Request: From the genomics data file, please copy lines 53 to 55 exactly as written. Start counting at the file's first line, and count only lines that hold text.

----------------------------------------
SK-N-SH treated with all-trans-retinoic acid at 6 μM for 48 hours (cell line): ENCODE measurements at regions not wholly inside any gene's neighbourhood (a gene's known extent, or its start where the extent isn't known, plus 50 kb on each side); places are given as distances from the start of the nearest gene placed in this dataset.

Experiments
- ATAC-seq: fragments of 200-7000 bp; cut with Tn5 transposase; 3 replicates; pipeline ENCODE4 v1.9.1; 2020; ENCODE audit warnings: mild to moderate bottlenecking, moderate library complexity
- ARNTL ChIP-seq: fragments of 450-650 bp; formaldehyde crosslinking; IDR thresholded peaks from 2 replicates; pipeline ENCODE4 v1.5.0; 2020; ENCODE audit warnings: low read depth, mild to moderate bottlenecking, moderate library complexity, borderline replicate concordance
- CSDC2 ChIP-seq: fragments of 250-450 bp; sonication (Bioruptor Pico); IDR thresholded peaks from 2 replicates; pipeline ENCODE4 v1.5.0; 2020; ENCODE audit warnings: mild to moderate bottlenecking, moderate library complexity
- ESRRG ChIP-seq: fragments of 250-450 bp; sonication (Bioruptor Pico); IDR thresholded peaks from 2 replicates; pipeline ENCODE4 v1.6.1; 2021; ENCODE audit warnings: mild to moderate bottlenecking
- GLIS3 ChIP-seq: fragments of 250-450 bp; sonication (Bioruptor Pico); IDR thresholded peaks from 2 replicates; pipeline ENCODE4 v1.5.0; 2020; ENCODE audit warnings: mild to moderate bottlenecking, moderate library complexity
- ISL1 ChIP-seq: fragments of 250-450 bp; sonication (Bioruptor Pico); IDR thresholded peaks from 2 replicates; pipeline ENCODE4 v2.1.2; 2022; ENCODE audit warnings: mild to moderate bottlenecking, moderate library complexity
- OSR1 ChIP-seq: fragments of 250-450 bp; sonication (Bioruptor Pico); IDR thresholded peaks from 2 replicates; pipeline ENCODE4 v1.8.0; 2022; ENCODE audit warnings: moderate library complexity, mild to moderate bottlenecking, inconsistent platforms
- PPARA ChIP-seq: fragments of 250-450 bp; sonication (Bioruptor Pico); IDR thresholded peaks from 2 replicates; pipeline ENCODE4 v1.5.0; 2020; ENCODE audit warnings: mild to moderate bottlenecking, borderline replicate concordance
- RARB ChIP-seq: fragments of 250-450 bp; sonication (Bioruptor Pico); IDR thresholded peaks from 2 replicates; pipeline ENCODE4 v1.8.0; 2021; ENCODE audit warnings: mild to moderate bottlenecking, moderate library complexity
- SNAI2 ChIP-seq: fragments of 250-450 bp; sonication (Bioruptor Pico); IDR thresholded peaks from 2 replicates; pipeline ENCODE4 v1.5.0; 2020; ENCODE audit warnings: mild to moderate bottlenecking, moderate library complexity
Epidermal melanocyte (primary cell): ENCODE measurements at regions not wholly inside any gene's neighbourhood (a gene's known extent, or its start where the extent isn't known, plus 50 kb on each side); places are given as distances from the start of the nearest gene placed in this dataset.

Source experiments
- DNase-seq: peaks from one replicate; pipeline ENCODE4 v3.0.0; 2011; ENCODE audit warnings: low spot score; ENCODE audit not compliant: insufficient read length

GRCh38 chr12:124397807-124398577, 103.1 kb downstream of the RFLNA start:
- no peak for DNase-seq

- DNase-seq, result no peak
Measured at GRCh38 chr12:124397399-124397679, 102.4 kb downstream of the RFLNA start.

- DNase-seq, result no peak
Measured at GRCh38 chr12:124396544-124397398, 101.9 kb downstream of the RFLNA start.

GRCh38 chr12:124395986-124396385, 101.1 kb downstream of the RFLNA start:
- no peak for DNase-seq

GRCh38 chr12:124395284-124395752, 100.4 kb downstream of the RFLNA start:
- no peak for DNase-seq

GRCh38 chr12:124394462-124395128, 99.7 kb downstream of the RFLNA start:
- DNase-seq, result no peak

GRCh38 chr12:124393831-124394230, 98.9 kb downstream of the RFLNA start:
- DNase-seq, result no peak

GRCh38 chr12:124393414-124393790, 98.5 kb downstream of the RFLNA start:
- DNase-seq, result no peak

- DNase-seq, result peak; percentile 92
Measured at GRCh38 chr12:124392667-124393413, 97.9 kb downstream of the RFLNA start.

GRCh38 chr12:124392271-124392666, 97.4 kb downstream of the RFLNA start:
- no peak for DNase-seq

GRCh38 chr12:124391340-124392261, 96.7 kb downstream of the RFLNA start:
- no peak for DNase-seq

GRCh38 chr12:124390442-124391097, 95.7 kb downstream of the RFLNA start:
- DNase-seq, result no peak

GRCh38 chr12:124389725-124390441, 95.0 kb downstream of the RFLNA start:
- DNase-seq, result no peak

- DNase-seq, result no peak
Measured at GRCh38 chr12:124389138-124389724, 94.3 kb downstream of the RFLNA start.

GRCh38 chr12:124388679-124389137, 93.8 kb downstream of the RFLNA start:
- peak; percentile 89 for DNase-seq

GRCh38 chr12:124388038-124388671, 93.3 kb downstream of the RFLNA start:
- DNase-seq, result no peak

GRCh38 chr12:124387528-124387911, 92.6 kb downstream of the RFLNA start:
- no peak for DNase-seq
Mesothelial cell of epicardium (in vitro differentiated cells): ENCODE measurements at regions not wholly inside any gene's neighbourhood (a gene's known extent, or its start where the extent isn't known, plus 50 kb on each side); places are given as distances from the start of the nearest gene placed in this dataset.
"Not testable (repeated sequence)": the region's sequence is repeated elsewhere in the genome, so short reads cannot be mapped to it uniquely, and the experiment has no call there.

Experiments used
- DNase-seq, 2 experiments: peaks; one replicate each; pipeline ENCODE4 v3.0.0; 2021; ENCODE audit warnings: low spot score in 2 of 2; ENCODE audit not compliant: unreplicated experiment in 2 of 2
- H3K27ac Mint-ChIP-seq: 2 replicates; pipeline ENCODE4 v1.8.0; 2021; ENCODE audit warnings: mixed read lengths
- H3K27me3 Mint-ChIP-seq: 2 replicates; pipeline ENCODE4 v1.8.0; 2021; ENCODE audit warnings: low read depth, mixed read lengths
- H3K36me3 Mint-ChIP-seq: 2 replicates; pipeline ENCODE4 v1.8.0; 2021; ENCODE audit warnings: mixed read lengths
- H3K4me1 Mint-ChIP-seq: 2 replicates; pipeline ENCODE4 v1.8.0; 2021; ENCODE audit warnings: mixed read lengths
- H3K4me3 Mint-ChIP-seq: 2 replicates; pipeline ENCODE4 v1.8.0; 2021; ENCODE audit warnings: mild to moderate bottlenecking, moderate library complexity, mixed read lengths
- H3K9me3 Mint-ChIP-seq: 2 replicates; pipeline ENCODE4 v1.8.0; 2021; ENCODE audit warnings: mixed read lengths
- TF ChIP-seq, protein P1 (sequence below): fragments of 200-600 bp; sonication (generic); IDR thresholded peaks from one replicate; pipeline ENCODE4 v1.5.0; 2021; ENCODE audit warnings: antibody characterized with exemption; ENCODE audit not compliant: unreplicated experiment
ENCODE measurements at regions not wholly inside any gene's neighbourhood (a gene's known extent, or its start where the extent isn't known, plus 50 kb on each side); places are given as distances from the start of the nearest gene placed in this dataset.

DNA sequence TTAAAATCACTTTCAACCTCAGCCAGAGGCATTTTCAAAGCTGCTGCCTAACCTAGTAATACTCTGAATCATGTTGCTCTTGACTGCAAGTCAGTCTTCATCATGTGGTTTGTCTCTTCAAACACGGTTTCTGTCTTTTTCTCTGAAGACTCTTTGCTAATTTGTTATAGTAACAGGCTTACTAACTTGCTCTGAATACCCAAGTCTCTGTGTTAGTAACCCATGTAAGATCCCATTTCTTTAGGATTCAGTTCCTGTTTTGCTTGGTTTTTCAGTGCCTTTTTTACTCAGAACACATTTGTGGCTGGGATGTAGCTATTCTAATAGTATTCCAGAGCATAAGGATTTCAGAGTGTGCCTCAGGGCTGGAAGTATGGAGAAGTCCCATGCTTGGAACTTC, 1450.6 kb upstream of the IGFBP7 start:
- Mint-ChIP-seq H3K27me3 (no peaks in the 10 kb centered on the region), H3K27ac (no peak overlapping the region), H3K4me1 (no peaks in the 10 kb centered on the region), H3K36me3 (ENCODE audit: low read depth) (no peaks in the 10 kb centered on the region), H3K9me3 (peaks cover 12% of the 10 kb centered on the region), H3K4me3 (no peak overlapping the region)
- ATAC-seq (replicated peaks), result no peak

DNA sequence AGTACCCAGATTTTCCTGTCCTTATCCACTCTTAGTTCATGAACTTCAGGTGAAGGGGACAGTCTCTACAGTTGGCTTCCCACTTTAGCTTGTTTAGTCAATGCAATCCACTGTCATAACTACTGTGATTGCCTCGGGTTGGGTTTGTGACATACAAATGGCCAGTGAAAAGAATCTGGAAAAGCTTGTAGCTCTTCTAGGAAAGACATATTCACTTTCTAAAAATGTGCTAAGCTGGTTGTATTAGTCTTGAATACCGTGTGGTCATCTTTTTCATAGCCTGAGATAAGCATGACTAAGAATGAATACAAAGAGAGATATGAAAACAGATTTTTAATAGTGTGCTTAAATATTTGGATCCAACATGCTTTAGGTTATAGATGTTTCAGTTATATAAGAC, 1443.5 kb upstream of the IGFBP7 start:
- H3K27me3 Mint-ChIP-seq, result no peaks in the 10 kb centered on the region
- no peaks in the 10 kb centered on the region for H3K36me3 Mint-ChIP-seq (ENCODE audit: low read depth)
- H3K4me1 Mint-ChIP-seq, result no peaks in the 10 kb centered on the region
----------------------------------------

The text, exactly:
- DNase-seq, 2 experiments: peaks; one replicate each; pipeline ENCODE4 v3.0.0; 2021; ENCODE audit warnings: low spot score in 2 of 2; ENCODE audit not compliant: unreplicated experiment in 2 of 2
- H3K27ac Mint-ChIP-seq: 2 replicates; pipeline ENCODE4 v1.8.0; 2021; ENCODE audit warnings: mixed read lengths
- H3K27me3 Mint-ChIP-seq: 2 replicates; pipeline ENCODE4 v1.8.0; 2021; ENCODE audit warnings: low read depth, mixed read lengths